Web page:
Department. He was in his usual state of health until about two weeks
ago when he was evaluated in the emergency room for complaints of
fever, chills, pleuritic chest pain, fatigue, and a cough productive of
green sputum. A chest radiograph was taken during that visit and
showed a right lower lobe infiltrate, but the patient left the emergency
department without the discharge paperwork or prescriptions. Multiple
attempts to contact him have been unsuccessful. In the two weeks
since that visit, his symptoms have worsened.
PMH: HIV test was negative 6 months ago per patient; no surgeries.
Medications: Acetaminophen for fevers
Allergies: NKDA
Social History: IV heroin use; smokes half a pack of cigarettes per day for
15 years; social alcohol use; sexually active with women.
Family History: non-contributory
Case (cont’d)
Physical Exam:
VS: T 102.1; HR 110; BP 110/60; RR 20; O2 sat 92% on room air
General: thin diaphoretic man, breathing uncomfortably, splinting.
HEENT: no thrush; OP without lesions; normal TMs.
Neck: supple, no LAD, JVP normal
Lungs: egophony and dullness to percussion at the right base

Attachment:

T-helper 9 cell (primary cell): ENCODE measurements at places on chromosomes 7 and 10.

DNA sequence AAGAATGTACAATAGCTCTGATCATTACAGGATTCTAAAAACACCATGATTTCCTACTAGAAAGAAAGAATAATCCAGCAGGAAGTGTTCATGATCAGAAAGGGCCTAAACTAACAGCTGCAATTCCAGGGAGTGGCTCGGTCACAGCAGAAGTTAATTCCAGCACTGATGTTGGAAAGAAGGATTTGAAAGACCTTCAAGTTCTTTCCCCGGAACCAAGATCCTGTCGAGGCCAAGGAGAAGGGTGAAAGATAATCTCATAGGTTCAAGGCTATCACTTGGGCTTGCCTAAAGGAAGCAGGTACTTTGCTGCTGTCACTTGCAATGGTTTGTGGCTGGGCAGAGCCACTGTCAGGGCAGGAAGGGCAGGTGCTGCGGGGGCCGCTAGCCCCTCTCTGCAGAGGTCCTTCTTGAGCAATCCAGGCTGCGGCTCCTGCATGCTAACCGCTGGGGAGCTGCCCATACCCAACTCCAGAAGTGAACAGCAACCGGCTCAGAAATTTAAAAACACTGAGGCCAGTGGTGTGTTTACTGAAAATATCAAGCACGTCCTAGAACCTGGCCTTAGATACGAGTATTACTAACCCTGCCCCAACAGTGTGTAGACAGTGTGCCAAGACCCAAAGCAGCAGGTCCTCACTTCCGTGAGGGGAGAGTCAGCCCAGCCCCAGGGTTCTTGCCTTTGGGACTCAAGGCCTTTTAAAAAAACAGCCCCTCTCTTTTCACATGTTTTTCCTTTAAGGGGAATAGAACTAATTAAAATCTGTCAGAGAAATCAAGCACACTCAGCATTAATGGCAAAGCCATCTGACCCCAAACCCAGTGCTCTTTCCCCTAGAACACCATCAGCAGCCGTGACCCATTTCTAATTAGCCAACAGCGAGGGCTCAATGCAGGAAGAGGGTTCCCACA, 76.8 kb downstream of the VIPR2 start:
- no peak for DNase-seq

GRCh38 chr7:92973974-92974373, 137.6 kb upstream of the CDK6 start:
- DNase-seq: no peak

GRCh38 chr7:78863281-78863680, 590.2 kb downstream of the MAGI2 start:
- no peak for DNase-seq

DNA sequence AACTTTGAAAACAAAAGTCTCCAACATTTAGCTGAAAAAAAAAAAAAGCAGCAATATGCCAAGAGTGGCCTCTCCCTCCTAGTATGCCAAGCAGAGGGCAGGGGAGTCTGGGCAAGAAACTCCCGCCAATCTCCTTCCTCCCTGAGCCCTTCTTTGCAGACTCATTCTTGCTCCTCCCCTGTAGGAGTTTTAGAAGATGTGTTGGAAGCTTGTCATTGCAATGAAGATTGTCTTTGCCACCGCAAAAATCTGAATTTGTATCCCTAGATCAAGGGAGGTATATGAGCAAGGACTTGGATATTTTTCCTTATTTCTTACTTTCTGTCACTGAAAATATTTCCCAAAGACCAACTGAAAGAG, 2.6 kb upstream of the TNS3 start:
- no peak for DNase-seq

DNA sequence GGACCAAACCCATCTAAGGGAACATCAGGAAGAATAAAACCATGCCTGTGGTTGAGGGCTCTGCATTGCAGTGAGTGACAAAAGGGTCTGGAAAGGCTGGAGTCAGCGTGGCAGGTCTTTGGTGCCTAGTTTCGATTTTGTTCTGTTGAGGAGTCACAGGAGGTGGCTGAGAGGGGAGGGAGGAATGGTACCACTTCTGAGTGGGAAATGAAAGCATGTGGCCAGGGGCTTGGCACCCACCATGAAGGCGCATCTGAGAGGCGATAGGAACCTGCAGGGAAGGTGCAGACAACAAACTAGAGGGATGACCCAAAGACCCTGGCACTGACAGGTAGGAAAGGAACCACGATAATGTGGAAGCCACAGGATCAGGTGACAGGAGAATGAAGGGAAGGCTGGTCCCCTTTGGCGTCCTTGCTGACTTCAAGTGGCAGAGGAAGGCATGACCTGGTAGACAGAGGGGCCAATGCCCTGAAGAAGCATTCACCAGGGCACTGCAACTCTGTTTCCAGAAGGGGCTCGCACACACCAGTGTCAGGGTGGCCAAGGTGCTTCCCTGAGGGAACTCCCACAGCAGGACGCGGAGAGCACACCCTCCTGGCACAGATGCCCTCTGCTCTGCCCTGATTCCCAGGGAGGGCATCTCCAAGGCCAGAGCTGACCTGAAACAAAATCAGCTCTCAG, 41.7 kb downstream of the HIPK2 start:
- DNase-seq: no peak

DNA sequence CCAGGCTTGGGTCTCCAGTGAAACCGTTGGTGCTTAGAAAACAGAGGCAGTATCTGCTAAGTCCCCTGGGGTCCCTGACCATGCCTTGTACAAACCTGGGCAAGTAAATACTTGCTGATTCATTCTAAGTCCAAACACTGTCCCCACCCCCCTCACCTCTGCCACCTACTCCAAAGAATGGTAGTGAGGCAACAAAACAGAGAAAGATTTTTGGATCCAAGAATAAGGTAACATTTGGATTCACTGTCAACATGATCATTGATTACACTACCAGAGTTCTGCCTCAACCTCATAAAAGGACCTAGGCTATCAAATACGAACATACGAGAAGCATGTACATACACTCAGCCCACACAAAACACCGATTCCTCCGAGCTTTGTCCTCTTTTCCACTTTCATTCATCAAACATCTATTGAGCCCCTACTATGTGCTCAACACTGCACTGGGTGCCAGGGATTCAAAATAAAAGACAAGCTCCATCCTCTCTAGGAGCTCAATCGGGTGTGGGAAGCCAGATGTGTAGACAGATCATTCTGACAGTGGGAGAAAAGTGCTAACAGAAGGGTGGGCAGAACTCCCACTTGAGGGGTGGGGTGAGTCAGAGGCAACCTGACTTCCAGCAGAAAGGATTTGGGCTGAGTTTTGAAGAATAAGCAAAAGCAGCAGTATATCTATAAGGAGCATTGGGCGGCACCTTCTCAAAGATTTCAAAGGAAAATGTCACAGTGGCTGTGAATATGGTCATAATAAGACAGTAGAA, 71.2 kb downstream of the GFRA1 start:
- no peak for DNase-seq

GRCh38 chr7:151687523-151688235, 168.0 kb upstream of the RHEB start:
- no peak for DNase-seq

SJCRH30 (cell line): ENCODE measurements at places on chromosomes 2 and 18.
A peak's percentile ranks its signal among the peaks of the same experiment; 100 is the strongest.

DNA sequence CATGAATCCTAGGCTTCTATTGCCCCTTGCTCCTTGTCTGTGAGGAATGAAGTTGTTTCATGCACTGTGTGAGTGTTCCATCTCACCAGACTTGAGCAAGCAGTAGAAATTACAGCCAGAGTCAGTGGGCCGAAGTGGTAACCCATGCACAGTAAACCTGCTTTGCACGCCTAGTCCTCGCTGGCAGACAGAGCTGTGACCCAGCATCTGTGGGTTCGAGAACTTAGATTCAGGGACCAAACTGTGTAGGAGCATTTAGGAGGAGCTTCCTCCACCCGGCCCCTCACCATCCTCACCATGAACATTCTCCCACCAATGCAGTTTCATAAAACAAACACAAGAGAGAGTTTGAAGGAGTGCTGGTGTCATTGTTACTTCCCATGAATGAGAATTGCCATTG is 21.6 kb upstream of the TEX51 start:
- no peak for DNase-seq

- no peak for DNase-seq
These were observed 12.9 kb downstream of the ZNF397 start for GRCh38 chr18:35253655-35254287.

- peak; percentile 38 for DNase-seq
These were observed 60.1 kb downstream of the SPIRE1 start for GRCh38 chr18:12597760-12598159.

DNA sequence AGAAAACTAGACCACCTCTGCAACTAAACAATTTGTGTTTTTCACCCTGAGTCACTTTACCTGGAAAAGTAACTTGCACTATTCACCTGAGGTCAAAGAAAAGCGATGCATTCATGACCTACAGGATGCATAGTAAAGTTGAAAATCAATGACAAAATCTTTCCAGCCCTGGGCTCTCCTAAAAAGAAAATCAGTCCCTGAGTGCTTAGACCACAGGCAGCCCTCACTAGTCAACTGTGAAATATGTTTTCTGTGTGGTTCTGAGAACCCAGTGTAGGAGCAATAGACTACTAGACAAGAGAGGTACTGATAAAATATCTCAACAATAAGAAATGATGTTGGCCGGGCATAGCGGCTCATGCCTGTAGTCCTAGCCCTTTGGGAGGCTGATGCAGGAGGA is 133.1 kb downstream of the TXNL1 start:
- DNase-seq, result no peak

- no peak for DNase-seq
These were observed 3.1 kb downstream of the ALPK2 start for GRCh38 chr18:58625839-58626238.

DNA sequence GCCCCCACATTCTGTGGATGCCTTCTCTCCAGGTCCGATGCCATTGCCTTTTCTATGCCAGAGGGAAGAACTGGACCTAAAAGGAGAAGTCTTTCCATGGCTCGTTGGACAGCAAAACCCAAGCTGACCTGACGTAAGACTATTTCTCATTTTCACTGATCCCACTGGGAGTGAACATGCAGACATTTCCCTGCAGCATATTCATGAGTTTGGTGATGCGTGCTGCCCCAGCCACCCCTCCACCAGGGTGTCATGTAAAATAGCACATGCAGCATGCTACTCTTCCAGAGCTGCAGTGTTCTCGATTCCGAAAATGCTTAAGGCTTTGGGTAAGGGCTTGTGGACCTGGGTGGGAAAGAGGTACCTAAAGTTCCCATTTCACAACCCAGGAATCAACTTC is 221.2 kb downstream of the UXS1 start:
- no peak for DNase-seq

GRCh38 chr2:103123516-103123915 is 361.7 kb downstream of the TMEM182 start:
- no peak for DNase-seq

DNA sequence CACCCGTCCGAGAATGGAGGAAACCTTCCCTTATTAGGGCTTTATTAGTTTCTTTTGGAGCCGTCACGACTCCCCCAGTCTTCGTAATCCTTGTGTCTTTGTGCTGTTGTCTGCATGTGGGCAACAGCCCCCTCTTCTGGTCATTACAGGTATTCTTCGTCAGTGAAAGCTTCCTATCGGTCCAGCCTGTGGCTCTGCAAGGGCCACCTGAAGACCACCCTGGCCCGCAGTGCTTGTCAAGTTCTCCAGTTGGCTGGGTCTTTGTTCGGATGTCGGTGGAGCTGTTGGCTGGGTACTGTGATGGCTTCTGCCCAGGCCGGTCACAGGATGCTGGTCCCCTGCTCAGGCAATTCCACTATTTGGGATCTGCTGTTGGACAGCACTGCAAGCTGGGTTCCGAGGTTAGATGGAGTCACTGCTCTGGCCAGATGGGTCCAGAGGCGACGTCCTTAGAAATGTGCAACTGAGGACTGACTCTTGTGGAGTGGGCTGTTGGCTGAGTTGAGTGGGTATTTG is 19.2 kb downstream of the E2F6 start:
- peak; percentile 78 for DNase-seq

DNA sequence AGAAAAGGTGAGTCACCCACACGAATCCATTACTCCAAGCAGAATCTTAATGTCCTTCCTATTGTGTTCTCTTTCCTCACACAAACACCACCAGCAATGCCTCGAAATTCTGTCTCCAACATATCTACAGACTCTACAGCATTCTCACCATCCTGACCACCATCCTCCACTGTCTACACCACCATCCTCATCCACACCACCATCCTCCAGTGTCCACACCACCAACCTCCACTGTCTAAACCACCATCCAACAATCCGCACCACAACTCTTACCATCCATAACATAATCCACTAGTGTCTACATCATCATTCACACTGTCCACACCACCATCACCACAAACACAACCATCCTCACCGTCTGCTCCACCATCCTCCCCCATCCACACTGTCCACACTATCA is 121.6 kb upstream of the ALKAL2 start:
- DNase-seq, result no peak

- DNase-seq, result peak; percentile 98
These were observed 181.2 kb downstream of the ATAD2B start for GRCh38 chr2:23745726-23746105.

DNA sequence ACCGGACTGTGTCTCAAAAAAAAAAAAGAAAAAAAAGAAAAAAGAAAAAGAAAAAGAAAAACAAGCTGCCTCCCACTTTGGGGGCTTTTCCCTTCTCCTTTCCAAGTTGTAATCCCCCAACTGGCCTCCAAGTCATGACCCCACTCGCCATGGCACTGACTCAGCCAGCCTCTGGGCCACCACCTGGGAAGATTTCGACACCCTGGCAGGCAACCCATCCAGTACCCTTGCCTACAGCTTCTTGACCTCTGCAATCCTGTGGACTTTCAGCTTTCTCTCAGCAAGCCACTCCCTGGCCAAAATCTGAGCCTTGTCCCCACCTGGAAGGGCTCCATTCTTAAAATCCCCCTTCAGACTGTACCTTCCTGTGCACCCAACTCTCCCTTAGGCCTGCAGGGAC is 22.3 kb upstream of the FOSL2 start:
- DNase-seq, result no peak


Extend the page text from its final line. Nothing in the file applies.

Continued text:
CV: tachycardic; regular; normal S1S2; no murmurs, rubs, or gallop.
Extr: track marks on both forearms; no embolic stigmata; no c/c/e
What do you think is going on?
What would you like to do next?
Case (cont’d)
CXR: RLL and RML infiltrate and large right sided pleural effusion.
Labs are drawn and pending.
Case (cont’d)
Blood: WBC 19; Platelets 390; Cr 0.6; INR 1.1; LDH 90
Thoracentesis: yellow-colored slightly hazy fluid, pH 7.0, LDH 70, WBC
80,000 with a predominance of PMNs, 1,200 RBCs, and grampositive cocci in chains.
Post-thoracentesis CXR shows no pneumothorax.
What is the next most appropriate management step for this patient’s
• Light RW. Clinical practice: Pleural effusion. N Engl J Med 2002; 346;
• Harrison’s Principles of Internal Medicine, 16th edition
• UpToDate
• Feller-Kopman. A Practical Approach to the Patient with a Pleural
Effusion. CareWeb Portal slide presentation.